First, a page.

As a basic principle in economics, demand refers to someone’s interest in and readiness to pay a given amount for goods and services. In marketing, demand generation describes the activities marketers use to build interest and purchase readiness within a target market.
Demand generation strategies focus on the awareness and consideration phases of the customer journey. Brands develop their strategies in many ways. Some use research to identify a select group of accounts (Account Based Marketing ABM) or consumers who are most likely to purchase and create personalized marketing materials based on individual needs. Others use omnichannel digital activities to improve visibility, reach, and intrigue within a larger audience.
This marketing strategy leans heavily on value-driven content marketing. Product demonstrations,analysts’ reports, funny video skits, infographics, and informational blog posts all play a role in building interest. Other popular demand-focused activities include promotions, free trials/tools/reports, white papers, case studies, event marketing, direct mail, and online/offline advertising. Regardless of the type of content, demand generation strategies all involve identifying a problem, showcasing a solution, and highlighting brand differentiating factors.
A strategy for increasing demand either focuses on a brand or a specific product. New businesses often spend time on generating interest in the value of a brand and then run campaigns to promote interest in product lines and individual products. Even legacy brands with strong marketplace visibility need to maintain demand-generation strategies for each innovation, promotion, or rebranding activity. Without demand producing marketing activities, existing customers quickly lose interest.
Building demand is an involved process that often requires persistent dedication. Brands often combine demand-generating activities with agile marketing principles of testing and optimization to maintain momentum in a competitive, globalized marketplace. Before a business can tap into the power of social, community, and affiliate marketing, it should invest in a foundational demand generation strategy. Successful strategies produce high-quality leads and enhance conversions.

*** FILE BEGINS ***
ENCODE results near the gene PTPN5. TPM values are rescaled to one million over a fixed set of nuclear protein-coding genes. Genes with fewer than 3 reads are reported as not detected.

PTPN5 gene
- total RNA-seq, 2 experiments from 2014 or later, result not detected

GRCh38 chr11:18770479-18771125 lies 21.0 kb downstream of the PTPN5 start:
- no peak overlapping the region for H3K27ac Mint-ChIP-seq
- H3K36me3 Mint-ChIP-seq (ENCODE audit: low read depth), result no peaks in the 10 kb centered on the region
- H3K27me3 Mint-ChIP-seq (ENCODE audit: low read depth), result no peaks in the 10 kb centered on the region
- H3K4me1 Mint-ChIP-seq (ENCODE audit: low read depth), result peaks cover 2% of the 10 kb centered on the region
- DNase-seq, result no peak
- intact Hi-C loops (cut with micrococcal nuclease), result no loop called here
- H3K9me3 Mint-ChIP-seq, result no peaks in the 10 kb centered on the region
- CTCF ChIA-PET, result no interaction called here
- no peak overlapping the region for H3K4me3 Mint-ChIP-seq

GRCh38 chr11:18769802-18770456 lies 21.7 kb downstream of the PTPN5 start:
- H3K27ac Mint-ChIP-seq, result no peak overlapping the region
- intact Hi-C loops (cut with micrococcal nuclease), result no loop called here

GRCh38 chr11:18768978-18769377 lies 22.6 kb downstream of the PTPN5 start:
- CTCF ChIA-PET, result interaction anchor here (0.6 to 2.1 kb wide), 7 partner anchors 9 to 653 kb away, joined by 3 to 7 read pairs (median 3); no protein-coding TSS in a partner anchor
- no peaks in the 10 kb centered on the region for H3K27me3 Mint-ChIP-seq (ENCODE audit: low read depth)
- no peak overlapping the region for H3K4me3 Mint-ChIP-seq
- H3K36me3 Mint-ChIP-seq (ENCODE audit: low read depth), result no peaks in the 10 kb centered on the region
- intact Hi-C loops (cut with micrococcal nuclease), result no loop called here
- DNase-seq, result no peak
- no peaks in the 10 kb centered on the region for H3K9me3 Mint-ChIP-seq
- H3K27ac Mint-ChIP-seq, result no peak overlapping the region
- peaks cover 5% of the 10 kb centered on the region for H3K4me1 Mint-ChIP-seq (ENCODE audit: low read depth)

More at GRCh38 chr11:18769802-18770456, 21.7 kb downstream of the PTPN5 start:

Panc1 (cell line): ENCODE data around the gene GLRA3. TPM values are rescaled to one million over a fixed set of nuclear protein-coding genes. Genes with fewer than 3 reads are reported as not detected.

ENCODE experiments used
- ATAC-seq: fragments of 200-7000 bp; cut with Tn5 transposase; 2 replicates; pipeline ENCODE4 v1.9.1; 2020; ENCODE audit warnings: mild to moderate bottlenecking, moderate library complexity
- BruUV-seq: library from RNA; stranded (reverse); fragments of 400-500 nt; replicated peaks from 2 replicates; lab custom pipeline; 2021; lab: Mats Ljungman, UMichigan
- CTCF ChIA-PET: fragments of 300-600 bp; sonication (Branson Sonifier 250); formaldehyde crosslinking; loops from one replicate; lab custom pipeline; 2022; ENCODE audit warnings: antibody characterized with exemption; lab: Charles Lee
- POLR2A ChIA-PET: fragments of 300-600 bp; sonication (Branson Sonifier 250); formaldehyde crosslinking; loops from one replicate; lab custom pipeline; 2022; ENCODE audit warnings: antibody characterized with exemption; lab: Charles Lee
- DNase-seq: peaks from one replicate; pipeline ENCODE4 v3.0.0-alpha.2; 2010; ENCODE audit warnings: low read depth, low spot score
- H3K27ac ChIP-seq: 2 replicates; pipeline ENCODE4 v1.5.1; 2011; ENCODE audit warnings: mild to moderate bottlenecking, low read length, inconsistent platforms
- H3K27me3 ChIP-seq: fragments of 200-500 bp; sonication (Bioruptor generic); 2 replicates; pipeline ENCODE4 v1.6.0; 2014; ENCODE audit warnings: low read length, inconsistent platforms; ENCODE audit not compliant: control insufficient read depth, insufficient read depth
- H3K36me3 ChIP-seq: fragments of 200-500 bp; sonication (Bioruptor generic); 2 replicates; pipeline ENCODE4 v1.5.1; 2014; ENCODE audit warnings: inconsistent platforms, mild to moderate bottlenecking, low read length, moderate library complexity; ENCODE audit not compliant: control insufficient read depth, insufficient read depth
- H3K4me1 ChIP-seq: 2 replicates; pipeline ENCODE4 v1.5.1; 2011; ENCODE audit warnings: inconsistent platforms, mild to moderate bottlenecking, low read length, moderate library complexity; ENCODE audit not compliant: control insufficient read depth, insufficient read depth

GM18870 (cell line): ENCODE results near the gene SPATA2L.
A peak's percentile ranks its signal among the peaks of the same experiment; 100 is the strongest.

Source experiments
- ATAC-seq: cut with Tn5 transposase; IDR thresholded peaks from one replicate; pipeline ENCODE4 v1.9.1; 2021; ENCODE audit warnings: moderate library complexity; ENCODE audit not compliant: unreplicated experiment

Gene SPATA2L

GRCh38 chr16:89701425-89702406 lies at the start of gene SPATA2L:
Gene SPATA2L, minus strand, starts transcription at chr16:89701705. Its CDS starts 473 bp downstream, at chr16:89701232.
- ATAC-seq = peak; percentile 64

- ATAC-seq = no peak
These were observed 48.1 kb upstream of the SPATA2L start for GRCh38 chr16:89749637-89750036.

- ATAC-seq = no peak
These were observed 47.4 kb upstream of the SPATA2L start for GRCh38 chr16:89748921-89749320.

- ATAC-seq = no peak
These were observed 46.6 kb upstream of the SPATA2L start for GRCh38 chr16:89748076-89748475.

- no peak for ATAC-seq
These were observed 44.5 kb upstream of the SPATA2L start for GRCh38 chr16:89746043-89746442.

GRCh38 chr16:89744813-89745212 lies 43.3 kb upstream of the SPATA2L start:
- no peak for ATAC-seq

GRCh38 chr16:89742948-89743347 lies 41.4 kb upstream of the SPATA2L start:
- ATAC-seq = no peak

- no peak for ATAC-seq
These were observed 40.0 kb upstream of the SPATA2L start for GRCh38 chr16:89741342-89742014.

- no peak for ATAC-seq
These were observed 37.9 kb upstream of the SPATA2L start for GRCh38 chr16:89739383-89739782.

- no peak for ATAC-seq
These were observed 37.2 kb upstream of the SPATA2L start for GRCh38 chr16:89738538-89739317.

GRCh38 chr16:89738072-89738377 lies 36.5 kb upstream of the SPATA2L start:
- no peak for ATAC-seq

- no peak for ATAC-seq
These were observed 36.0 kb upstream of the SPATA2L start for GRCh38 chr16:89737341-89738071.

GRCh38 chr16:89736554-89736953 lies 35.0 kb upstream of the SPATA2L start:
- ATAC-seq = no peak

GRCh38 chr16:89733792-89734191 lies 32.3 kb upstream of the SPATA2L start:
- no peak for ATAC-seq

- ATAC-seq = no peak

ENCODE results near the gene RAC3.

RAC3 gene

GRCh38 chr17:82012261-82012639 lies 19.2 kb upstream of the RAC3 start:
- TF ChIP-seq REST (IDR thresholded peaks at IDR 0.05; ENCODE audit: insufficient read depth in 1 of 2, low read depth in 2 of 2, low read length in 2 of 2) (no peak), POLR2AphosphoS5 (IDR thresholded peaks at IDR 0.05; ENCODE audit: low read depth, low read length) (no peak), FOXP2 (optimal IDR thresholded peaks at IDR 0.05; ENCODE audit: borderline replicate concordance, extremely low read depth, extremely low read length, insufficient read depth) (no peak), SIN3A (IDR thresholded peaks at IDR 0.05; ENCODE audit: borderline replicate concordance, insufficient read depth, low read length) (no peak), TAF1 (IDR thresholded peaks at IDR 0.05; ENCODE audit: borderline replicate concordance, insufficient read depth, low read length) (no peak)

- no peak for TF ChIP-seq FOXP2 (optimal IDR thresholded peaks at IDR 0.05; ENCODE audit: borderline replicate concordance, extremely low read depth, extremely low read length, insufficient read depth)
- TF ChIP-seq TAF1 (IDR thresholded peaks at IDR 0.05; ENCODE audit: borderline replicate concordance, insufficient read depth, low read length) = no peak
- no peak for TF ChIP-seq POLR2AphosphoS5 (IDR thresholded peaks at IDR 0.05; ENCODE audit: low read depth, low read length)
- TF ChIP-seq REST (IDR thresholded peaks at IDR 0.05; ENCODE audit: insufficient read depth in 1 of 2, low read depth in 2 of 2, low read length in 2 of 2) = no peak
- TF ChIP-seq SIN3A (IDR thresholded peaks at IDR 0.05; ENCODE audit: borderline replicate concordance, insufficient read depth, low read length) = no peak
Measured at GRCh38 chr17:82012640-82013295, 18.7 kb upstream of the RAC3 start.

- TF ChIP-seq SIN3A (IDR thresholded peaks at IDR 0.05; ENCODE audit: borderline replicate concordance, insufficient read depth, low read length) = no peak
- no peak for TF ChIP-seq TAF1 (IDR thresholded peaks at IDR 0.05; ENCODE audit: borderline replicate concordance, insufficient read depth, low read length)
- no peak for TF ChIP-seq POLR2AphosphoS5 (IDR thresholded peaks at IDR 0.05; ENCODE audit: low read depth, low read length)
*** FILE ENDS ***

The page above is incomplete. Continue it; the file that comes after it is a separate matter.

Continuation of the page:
Marketers often find success when they focus their demand generation activities to the top of the sales funnel or buyer journey (Learn) Demand generation is often confused with lead generation where the goal is to first educate a prospect and less about capturing a lead. Once a prospect has identified a pain or problem they usually more to the Solve stage of the buyer journey where lead generation activities or strategies should take over.
If your company sells a considered purchase with an extended cycle, most likely you will need to educate or nurture a prospect for an extended period of time (Lead Nurturing). Marketing Automation Platforms (MAP) are very popular for educating or nurturing leads over long periods of time. Maps allow marketers to send communications automatically over any time period while tracking prospect behavior and responses to those marketing touches. The system assigns a value or points for each behavior (lead scoring). Once a prospect reaches a certain level of interest or starts to show buying behavior, that prospect is pushed over to sales to determine if they are at the sales-ready stage or solve stage in the buyer journey.
IMA has a list of Marketing Automation Platforms on Martec Showcase that can help with your demand generation efforts. You can also reach out to Shawn Elledge on our board of thought leaders for advice.